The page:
One funny moment occurred last week when I was in a matatu headed to Kasese for a meeting with some other volunteers. I had picked up a paperback from the Peace Corps library specifically to read in transit (I can’t tell you the number of Kindles that have been crushed and smushed courtesy of Uganda’s public transport system!). So, as I sat with four others in the first row of the matatu (intended for 3), I was enjoying an easy read murder mystery about a polygamous mormon cult in Utah (scintillating topic!). I began to notice that the young man next to me seemed interested in what I was reading. I smiled and just kept flipping through the book. Eventually I noticed that his hand was now helping me support the left side of the book, while my hand was holding on to the right. Without saying anything, he gently pulled the book towards him so that we were sharing it in between us. And, for the next half hour we sat like that - silently sharing the book between the two of us. As I would turn a page, he’d adjust his hand and continue reading with me. I didn’t know whether to be embarrassed by the needlessly dramatic content of the story I was reading, of just amused that here I was in extremely close quarters, sharing a cheesy book with a total stranger! Despite all the funny transport happenings we have experienced, that was a new one!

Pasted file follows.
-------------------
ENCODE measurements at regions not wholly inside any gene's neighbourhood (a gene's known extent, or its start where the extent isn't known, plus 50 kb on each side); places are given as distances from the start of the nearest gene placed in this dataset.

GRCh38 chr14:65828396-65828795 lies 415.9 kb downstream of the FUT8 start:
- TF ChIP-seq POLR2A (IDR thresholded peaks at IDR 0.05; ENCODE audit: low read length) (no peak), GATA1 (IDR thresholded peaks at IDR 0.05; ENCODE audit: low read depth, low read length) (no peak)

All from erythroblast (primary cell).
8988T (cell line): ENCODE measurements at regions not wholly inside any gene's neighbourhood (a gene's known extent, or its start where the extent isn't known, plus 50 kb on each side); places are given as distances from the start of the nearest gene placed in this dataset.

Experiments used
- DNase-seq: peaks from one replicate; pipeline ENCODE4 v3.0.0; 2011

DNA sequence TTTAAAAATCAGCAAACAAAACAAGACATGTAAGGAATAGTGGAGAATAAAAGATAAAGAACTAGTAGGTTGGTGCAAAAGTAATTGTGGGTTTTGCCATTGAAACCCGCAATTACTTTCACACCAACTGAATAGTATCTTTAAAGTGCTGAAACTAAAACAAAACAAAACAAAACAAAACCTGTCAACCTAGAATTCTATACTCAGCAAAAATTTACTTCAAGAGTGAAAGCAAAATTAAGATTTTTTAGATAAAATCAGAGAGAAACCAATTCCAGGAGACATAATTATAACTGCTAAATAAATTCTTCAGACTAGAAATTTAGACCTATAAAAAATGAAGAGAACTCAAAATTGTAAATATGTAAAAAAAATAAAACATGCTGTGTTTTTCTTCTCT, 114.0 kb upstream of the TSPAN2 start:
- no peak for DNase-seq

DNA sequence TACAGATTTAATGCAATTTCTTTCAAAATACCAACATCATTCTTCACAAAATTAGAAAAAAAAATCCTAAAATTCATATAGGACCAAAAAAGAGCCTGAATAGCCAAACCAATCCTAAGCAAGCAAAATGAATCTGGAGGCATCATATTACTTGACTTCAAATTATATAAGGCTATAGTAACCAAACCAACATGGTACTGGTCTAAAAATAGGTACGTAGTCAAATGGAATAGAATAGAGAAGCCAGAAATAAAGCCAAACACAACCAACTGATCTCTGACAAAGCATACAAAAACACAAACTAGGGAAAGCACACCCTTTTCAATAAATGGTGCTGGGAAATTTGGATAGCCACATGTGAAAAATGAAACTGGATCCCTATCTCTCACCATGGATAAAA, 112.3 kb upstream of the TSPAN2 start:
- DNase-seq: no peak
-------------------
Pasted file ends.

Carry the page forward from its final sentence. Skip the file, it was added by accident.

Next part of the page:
So, there’s your “chuckle for the day!” Thanks for reading and keeping in touch. We love and miss you all!